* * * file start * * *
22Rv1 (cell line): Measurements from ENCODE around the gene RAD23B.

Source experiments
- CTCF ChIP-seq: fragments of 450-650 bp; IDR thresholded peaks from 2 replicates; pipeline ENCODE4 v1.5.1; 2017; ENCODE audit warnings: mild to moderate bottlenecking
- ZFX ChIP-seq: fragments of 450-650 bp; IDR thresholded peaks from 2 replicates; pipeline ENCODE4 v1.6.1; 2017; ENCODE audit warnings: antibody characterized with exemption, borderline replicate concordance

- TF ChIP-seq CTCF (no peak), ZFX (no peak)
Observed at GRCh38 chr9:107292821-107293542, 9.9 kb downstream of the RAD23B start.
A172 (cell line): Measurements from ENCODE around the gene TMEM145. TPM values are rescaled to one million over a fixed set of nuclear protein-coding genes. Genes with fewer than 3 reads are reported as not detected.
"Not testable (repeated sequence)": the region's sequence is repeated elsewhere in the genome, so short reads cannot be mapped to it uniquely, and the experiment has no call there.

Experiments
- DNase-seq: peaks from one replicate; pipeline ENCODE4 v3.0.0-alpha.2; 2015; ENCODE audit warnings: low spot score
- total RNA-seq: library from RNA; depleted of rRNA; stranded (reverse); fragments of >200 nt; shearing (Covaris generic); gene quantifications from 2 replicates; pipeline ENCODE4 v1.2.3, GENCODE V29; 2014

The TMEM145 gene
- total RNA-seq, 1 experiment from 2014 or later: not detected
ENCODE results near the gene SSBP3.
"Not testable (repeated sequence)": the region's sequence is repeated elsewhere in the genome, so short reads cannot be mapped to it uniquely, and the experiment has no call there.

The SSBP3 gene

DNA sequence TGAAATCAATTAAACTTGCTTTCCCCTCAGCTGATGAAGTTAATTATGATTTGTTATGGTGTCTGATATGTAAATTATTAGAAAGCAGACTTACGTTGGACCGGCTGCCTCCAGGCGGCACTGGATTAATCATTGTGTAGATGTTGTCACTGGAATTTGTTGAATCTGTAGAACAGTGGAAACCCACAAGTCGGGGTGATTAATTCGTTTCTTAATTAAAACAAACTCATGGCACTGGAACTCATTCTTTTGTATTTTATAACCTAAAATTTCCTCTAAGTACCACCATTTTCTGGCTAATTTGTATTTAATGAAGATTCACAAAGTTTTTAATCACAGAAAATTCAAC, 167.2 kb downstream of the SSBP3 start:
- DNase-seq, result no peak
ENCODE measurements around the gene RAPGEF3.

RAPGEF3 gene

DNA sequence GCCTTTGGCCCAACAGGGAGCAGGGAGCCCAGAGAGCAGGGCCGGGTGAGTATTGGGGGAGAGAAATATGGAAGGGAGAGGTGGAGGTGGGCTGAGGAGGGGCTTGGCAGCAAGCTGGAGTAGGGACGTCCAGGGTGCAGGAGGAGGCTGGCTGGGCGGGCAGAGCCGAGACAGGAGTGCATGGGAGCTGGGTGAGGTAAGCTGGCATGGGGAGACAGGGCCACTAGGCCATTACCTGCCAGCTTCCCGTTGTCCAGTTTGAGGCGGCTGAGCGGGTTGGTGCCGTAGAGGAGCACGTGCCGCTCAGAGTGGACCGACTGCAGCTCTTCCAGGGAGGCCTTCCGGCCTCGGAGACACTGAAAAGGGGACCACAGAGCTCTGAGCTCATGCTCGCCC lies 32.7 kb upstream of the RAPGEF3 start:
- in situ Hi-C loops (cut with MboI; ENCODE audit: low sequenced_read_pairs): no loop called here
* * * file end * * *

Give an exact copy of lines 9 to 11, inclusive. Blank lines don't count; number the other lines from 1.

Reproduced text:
Experiments
- DNase-seq: peaks from one replicate; pipeline ENCODE4 v3.0.0-alpha.2; 2015; ENCODE audit warnings: low spot score
- total RNA-seq: library from RNA; depleted of rRNA; stranded (reverse); fragments of >200 nt; shearing (Covaris generic); gene quantifications from 2 replicates; pipeline ENCODE4 v1.2.3, GENCODE V29; 2014